CD Designs Blog
Concrete sealants are coatings applied to concrete driveways and patios to protect them from corrosion. They consist of a solid resin that is dissolved in a liquid or solvent. There are many different myths when it comes to sealants. Here we highlight the top 3 and attempt to debunk them.
Concrete Sealant Myth 1. Solids content is ALL important.
No it isn’t – It is the choice of resin, its strength, quality, and most importantly, the performance capabilities of the chosen sealant that matter. Matching the sealant for a particular purpose is the most important thing to consider.
Concrete Sealant Myth 2. Quoted coverage rates show you how good a resin is.
No it doesn’t – Many manufacturers are somewhat ‘optimistic’ with their coverage rates. The product will only spread as far as the liquid will go. Coverage will also vary depending on the porosity of the surface and also the application method.
Concrete Sealant Myth 3. Polyurethane is better than Acrylic
No, they are just different – Each have their advantages and disadvantages and are suited for differing types of project. Polyurethane is very hard wearing and has excellent chemical resistance. However it will not re-emulsify, so if there are any problems during installation it cannot be removed or recoated without mechanically abrading the surface or stripping with nitric acid – both are expensive & time consuming. Acrylics are less hard wearing and chemically resistant, but they will re-emulsify, meaning if a re-coat is needed it can just be applied over the top. Each coat cross-bonds which means it forms one solid layer no matter how many coats are applied over the years.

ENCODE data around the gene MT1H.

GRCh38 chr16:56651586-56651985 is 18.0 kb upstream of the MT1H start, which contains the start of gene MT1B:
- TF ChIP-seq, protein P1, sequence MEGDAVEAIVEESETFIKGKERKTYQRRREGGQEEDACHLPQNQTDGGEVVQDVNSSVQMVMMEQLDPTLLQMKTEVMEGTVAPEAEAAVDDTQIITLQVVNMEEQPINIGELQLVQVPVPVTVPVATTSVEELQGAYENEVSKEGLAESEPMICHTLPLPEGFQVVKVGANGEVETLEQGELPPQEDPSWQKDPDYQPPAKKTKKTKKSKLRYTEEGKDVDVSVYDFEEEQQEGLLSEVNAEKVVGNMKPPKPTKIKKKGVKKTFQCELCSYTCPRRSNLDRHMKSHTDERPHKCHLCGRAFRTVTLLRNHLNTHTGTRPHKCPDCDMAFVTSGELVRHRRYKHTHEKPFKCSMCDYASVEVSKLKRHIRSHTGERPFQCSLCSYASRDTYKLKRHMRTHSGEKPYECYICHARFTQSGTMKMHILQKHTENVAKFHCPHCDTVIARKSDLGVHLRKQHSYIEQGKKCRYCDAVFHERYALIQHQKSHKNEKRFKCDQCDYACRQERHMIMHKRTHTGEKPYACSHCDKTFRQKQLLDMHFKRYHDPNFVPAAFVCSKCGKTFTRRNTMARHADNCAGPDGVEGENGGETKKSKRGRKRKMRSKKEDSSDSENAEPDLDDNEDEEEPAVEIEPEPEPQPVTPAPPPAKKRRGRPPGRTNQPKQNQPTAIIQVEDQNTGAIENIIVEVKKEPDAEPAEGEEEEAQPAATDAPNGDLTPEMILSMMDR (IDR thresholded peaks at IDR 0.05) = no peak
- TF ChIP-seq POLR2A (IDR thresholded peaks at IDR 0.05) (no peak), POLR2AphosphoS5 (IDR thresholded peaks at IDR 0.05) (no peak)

If your unsure about the choice of sealant or how to reseal your concrete driveway, get in touch with us, we’re always happy to help.
18th June 2012
As readers of our blog will know, we try to keep our customers informed with all the tips and techniques they need to make the most of their pattern imprinted concrete driveways.
In an earlier blog article we looked at the importance of maintaining and caring for your driveway. Spring is a perfect time for giving it a good clean – and we looked at easy ways to do this in our spring clean blog.
Homeowners will be pleased to find that it’s simple to maintain their concrete driveway, especially when compared to tarmac and block paving alternatives. Simply wash it down with some soapy water and it will look like new! If the surface is really grubby, try a power washer to clear spaces between tyre marks and weeds.
If your driveway has been in place for a while, you may need to reseal it – ideally this should be done every 2-5 years. We offer a complete driveway resealing surface and this offers a number of protective benefits, including prevented unwanted plant growth, and avoiding cracks.
Look to maintain your drive regularly too by avoiding any prolonged exposure of damaging substances, including chemical cleaners and de-icers, salt, grit and oil. Ideally use sand when you need winter traction, and wash away spills as they occur.
These simple steps will ensure that your pattern imprinted concrete driveway remains a source of pride for many years to come!
22nd May 2012